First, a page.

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Electric Country Guitar Lessons: The Funk Approach

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Now, we're gonna get into a little
bit of some funk kind of approaches
to rhythm playing right hand and
some syncopation kind of stuff.
And man, thing about this is is
we're not talking about like,
I'm not talking about like 70s
funk rhythm or anything like that.
I just mean the funk kind of approach that
I think of with country music is like.
Just the snapping and popping with the
right hand, the rhythm and syncopation.
So really getting a lot out of
these strokes with your right hand.
So with that,
I am just really kinda digging
in pretty hard here with the pick and
my two fingers on my right hand.
The hybrid technique here that
we've been talking about, but
it's just really just kinda getting into
the feel of it more than anything and
that's something that you
can kinda channel through.
You can listen to guys like Jerry Reed
that are really kinda just like
he was like the funky chedak and like.
And this guys just really, really,
they made the country sound
a little funky, a little swampy.
Like Tony Jo White and
Jerry Reed, and guys like that.
There's a lot of things you can do here.
One of them, especially went to E and
the A and the D,
especially if you're drop tuned and
D if your drop D's tuned down.
A lot of these open strings,
you don't wanna do this to
where you're over-playing.
But a lot of these open strings,
you can really get going like a.
You can throw little
things like that in there
that'll just make your playing
interesting like what I did there.
Just that little
lick thrown in there.
So that's.
that's a pull off.
A fast one too.
It's pretty fast.
So the same
thing works
on the E.
So you can use these other chords,
as well.
So like there,
I super imposed A [SOUND] over the E.
So even if the bass player
doesn't change chords,
you can super impose some of
these other chords over E and
it'll make it sound pretty funky like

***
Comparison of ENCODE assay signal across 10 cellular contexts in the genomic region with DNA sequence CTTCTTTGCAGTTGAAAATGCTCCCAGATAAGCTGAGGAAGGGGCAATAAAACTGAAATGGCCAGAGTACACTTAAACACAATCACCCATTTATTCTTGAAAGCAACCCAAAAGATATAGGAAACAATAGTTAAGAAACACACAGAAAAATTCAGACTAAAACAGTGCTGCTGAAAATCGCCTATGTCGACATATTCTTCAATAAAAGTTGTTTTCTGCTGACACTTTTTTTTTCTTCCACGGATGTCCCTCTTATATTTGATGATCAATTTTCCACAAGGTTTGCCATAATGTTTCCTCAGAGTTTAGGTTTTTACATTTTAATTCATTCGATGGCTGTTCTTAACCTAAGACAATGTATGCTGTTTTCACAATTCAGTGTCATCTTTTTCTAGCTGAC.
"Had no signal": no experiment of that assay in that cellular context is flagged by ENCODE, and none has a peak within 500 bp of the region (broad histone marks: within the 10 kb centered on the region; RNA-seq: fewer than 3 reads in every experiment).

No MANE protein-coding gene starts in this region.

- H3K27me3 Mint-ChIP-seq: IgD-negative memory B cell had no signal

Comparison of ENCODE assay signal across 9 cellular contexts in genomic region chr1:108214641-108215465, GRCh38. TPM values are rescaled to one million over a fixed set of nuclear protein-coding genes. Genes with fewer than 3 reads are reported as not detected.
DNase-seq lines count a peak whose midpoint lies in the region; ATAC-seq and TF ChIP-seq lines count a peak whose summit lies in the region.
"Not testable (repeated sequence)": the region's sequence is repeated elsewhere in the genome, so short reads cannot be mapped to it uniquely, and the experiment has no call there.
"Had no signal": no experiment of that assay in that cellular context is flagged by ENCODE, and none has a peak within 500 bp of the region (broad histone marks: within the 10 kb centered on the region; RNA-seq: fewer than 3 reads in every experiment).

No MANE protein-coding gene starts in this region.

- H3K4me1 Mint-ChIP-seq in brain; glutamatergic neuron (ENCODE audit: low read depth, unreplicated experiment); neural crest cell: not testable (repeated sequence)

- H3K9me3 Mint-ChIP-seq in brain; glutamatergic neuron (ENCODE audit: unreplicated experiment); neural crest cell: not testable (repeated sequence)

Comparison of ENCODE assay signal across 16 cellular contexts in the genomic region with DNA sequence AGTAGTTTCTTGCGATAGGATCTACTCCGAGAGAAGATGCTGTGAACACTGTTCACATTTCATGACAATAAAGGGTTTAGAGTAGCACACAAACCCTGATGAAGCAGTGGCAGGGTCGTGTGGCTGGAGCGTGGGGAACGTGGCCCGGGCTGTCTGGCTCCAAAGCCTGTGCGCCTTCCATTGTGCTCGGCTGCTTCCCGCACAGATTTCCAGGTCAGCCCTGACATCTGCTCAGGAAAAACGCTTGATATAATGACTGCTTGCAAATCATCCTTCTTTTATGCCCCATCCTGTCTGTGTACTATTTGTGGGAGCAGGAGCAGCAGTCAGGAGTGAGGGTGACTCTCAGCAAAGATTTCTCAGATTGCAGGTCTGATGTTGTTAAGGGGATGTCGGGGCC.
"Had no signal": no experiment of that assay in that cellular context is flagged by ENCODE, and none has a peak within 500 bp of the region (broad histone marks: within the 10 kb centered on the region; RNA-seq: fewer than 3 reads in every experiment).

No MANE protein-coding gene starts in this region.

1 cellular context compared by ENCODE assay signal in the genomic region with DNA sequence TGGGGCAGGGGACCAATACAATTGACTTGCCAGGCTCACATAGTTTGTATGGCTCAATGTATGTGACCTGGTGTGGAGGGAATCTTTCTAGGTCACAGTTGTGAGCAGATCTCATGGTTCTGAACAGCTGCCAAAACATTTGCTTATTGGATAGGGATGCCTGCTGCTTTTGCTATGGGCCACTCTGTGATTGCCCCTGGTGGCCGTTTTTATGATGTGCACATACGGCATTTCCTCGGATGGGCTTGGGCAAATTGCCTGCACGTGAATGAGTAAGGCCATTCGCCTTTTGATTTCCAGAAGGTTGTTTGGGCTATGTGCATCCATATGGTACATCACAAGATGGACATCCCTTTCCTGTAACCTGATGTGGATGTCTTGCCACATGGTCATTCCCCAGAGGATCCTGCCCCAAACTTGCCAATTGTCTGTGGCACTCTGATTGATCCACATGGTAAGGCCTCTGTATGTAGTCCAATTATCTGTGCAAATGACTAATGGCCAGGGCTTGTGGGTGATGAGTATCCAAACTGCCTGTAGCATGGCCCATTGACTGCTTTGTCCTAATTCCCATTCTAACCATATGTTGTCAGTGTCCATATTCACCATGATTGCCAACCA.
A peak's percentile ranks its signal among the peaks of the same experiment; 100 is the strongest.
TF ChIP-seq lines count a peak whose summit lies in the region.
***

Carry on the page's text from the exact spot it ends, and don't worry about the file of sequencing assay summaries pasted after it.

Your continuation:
here's a D super imposed over the E.
Some of those ideas
like that where you're
just kinda manipulating
the rhythms and putting
some funky stuff in there.
So in A.
>> You
can superimpose this little open G run.
So that's a D and
I'm just playing fifth fret,
open D and then the A.
When I'm playing these other
chords over these other chords,
when I'm superimposing these sounds,
I'm not necessarily thinking
as like a chord substitution.
I'm thinking of this like
as just the sound of it.
So while I'm in A, I know that G.
[SOUND] That's my blues note in A and
then G that's what makes that an A7.
So I'm just using that.
I'm like using it as if it
was [SOUND] like the A7.
So I'm thinking of this like,
okay, there's two notes there.
And its just give me that.
[SOUND] It's given me,
I'll tell you what it is.
It's like a suss sound, basically.
So there's your A suss chord.
And its given me that kind of sound,
which I love that sound and
that's like heavy on the seven.
So the relationship between
the flat seven which is your G shape
over the A, it adds some tension.
Now, that's D over A right there.
There's your D.
So those chords,
your four chord and
your flat seven chord.
They all have a relationship and I'm not
exactly sure what the theory is behind
that, but it's definitely the sound.
And whenever you have
a static chord like that,
that you're playing on
like if you're in A.
There's another thing you can do and
we'll get into this more advanced,
but I'm just using the seven of
that the part of that cord
that makes this the seven.
An A7, which is the major third and
the flat seven which is G.
So I'm.
And I'm peddling off of that low A.
And I'm sliding up [SOUND] right there, so
that gives us an interesting
kind of rhythm sound.
And there's my suss, so
I'm putting a D with the flat seven.
And then I'm resolving
to that major third,
[SOUND] so that gives me this.
when I went to D,
I slid up.
To just this partial of D7,
so just those three notes of it.
You can do that where you're just playing.
Instead of playing this,
you use the D7 shape
which is [SOUND] there's your D7 shape.
So you're just using that.
You can
use that,
now bar that A.
So that's
all the kinda
funky approach.
You're snapping, popping, sliding
up to these little two note things.
That kind of
approach to that.
So there's a couple ideas in A.
All right, we're gonna do some
funk rhythm playing country style.
And country funk rhythm playing
in A over the Waylon Groove.
Now we're gonna increase
the speed a little bit on this so
just might focus on what I'm doing and
the techniques we just went over.
So here we go.
there was
a couple of
of that.
And then now we're gonna do a little bit
of this stuff in a different position.
Let's go to G and
do a couple of funk ideas.
All right we've done A and
some funky rhythm styles here.
Now we're gonna do a little
faster train beat in G.
We're gonna go through a couple things.
And we're gonna work off this
position here with the G seven.
we're gonna do a thing here
where we're gonna use our thumb.
So see if you can incorporate this.
We're gonna wrap our thumb around,
just let it catch the G
string on the third fret.
And then that gives us these four fingers
to do what we want on these other strings.
So I'm gonna hammer on,
from a B flat shape here
into G seven.
we're gonna do this and
then we're gonna add this.
We're going to add the C note,
which is a sus chord.
So, we're going to go,
the whole thing will be.
you can play this also with
a full C shape here, like.
But I kinda
like it better with
just the sus.
So we're gonna go through
the three chords, G, C, and D.
we're gonna use this shape the whole time.
So let's try that.
>> [SOUND]